DBCR is part of the nationwide Cristo Rey Network of high schools that accept low-income, mostly minority students whose families cannot afford a Catholic high school tuition and who are at high risk of not being able to be accepted into university after high school. The Cristo Rey program collaborates with local corporations, universities, government agencies, and other businesses to provide jobs and related training for the students; these jobs pay most of their tuition and give the students invaluable work and life experience. The work and academic programs of Cristo Rey schools are very demanding of both students and their families, but the schools have proven highly successful in the 22 years since the first school was founded. The Salesians in the United States sponsor two of the Network’s 35 schools.
DBCR is welcoming 123 freshmen and 4 transferring sophomores this summer: 69 girls, 58 boys.
The orientation program, absolutely required of all incoming students, teaches the newcomers what is expected of a DBCR student academically and behaviorally while they learn effective habits to be successful in the classroom, the workplace, and life.
Students learn the importance of coming to school or work on time, how to use the Washington area’s metro system, how to dress professionally, how to greet people, how to answer the telephone, how to file, keyboarding and use of computers, DBCR’s basic rules of conduct, and much more.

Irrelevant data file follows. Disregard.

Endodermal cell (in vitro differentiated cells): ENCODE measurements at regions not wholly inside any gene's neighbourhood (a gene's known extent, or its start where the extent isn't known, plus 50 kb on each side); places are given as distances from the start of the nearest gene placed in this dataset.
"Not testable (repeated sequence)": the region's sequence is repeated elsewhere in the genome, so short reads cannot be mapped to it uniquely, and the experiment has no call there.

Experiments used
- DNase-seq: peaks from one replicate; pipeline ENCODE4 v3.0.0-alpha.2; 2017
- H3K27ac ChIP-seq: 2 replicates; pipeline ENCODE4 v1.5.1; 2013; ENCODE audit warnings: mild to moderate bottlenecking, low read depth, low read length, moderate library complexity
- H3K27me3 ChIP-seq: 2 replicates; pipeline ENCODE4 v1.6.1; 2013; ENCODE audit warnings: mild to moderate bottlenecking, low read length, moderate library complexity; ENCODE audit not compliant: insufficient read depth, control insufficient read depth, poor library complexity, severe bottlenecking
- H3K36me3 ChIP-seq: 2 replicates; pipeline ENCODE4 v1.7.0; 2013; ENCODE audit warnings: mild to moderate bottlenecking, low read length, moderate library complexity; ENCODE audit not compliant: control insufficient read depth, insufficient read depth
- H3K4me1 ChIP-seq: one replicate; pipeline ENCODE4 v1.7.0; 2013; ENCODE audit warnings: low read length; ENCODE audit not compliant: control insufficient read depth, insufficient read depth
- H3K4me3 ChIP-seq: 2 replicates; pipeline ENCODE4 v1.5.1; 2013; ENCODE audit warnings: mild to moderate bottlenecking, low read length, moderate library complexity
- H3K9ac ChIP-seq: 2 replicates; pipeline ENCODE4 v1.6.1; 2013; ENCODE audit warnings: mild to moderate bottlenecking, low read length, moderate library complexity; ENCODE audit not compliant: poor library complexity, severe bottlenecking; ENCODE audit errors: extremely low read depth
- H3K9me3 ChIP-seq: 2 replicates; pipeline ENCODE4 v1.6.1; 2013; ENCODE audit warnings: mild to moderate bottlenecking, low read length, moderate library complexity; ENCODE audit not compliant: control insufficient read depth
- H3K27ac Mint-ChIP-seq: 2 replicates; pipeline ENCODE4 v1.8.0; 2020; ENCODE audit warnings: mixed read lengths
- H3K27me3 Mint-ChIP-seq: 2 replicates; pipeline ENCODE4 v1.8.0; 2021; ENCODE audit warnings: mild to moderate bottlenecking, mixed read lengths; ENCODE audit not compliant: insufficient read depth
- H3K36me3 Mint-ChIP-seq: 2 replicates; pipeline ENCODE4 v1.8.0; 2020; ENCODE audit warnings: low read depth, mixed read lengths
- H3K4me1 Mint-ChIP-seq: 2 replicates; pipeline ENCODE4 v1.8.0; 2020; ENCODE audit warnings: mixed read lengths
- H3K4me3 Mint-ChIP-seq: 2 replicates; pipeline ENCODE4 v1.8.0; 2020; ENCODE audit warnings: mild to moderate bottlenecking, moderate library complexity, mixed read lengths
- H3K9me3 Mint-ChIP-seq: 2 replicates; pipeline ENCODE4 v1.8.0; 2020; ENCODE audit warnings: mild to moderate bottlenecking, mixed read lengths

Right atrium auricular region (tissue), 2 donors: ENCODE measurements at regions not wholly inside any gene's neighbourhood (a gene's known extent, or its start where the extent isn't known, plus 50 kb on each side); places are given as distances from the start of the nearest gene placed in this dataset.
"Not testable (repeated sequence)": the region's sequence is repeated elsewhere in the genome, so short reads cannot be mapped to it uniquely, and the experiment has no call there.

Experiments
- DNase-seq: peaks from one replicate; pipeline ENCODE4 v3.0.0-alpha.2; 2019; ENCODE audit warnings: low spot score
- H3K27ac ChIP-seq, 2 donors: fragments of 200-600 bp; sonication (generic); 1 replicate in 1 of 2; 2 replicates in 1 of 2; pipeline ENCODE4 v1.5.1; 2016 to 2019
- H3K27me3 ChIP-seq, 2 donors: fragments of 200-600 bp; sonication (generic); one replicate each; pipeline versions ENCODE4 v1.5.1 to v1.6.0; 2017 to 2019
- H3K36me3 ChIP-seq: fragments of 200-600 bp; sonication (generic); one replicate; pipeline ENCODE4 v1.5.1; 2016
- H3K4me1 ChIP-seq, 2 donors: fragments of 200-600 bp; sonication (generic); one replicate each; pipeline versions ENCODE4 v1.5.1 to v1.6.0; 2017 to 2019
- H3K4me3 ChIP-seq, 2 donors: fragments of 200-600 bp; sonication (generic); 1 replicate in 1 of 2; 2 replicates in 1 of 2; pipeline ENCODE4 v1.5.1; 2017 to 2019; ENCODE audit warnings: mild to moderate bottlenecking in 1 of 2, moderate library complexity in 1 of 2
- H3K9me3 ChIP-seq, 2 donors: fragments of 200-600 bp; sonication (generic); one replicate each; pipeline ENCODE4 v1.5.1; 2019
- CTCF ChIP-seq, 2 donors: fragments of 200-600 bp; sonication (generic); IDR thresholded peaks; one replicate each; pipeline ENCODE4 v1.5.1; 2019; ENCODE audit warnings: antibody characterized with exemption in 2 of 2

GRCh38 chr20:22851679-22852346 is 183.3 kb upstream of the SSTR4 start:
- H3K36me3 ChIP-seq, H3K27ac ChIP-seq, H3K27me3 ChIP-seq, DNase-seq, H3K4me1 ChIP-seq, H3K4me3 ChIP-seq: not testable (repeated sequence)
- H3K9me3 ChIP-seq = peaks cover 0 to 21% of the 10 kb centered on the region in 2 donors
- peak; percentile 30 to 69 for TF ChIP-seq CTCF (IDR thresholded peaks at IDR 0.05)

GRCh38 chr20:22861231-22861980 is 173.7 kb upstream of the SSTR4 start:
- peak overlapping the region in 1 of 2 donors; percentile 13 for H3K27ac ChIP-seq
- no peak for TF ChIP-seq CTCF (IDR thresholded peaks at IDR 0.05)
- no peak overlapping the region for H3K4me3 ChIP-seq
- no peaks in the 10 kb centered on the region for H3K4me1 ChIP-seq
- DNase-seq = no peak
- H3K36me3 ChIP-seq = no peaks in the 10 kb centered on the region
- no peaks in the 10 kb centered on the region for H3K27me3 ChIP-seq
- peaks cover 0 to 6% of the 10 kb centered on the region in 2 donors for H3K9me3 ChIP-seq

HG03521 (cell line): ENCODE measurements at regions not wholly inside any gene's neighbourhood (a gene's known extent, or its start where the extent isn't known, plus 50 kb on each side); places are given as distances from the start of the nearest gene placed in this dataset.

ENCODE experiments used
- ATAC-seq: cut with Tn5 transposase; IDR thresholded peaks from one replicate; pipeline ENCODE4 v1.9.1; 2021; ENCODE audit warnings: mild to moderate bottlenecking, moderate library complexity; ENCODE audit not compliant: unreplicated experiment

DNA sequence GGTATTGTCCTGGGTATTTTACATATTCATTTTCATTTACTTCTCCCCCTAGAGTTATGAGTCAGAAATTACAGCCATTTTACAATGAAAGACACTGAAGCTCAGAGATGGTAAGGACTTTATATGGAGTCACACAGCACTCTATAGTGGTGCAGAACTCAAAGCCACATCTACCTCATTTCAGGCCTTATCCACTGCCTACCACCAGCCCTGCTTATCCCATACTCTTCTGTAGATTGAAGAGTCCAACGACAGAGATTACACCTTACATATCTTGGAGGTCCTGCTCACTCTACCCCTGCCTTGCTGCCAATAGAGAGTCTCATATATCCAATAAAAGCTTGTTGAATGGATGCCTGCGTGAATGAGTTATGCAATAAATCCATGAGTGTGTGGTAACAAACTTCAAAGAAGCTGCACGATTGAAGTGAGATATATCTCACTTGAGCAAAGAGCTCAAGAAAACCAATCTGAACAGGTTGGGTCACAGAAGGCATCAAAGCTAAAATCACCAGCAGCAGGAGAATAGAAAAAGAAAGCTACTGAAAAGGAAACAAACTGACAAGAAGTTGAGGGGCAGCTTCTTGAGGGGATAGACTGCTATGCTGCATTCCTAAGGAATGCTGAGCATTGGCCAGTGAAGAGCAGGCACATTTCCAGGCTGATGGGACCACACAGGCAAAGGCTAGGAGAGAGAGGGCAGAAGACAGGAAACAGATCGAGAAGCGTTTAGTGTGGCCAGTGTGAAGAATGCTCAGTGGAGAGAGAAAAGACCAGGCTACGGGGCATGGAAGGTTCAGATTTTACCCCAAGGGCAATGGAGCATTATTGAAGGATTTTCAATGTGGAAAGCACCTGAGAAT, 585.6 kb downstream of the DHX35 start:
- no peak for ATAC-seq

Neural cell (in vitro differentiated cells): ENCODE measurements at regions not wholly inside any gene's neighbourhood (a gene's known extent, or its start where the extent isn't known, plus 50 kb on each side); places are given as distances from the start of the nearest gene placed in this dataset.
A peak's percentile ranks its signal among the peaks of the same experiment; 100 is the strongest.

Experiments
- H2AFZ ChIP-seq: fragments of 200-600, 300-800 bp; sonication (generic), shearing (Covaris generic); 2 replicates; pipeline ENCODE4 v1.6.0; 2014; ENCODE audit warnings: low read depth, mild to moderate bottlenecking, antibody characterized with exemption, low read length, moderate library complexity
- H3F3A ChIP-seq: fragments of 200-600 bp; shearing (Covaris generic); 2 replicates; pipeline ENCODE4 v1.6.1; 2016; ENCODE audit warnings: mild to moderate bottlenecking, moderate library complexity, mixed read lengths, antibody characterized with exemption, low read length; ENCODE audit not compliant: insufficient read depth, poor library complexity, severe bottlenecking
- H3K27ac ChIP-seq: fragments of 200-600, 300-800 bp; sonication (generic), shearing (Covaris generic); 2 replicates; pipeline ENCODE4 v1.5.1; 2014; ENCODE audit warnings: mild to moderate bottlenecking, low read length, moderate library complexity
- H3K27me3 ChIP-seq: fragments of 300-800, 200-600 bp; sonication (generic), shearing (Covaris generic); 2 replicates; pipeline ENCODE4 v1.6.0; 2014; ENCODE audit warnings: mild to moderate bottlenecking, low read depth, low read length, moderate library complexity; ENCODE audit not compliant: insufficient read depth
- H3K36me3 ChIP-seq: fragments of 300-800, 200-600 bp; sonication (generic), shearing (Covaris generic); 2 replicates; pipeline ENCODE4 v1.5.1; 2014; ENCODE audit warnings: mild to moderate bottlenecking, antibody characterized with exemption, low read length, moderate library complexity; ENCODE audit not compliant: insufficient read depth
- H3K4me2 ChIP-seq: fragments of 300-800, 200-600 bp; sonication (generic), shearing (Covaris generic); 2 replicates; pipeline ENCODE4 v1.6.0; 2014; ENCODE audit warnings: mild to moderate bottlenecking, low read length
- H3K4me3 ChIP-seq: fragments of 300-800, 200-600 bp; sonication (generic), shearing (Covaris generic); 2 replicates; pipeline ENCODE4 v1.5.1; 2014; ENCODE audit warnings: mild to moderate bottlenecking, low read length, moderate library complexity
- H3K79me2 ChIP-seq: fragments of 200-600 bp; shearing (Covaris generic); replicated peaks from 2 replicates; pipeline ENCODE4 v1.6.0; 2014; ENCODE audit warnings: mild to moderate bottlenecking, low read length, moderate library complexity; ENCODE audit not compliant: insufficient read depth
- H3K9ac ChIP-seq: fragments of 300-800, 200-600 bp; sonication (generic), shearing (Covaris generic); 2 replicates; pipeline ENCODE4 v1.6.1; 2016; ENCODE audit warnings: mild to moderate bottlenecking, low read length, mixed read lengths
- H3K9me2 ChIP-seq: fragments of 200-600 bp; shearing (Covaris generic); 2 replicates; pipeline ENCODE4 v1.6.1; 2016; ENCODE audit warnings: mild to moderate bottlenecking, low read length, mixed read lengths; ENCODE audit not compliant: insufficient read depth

For example, on August 6 they spent most of their day with Ray Green, an executive at Chick-Fil-A who is contracted by the U.S. Department of Labor (one of DBCR’s corporate work sponsors for many years) to instruct students about workplace issues such as safety, hygiene, sexual harassment, responsible use of computers and phones, etc.
Bridge for Success is coordinated by interim principal Elias Blanco, Corporate Work Study director Ana Chapa, and Raquel Rodriguez. Numerous other faculty, staff, alumni, and current students lead or assist with various aspects of the program.